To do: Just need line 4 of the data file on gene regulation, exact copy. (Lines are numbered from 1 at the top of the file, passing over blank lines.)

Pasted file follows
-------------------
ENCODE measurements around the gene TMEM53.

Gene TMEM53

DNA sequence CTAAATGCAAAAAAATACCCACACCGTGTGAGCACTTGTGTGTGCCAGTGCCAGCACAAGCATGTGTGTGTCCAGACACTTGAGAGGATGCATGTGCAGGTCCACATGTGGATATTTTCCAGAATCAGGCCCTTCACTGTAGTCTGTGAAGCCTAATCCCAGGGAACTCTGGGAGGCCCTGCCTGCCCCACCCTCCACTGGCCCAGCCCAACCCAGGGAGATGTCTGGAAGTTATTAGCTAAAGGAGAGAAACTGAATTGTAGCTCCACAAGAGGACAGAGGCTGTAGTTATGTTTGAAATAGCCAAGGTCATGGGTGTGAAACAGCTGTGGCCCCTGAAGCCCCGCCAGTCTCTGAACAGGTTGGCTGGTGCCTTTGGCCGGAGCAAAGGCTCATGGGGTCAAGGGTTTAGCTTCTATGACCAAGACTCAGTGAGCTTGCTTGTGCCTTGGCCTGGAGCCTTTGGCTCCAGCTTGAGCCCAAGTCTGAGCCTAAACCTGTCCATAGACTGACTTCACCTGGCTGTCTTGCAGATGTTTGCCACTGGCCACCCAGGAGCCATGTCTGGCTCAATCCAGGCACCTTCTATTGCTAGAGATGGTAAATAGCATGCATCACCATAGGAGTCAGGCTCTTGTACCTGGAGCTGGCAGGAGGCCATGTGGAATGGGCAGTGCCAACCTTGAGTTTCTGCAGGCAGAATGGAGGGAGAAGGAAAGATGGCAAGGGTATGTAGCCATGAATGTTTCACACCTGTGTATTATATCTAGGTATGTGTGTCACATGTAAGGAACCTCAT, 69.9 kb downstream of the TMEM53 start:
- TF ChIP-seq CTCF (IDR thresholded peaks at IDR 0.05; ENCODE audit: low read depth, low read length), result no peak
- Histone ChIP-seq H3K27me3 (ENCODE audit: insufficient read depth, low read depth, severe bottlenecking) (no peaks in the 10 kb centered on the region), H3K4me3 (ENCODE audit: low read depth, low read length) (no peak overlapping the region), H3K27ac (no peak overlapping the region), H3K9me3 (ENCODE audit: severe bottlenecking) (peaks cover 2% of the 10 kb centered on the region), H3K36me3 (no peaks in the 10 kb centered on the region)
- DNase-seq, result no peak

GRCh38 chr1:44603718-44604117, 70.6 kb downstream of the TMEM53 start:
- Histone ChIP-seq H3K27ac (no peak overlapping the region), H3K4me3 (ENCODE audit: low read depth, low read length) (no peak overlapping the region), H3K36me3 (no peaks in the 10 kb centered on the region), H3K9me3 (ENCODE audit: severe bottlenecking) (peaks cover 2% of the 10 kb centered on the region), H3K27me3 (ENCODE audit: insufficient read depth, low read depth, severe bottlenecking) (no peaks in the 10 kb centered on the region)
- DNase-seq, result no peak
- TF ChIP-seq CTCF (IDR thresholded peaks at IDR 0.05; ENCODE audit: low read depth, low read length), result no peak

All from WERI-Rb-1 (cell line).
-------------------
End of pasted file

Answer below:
- TF ChIP-seq CTCF (IDR thresholded peaks at IDR 0.05; ENCODE audit: low read depth, low read length), result no peak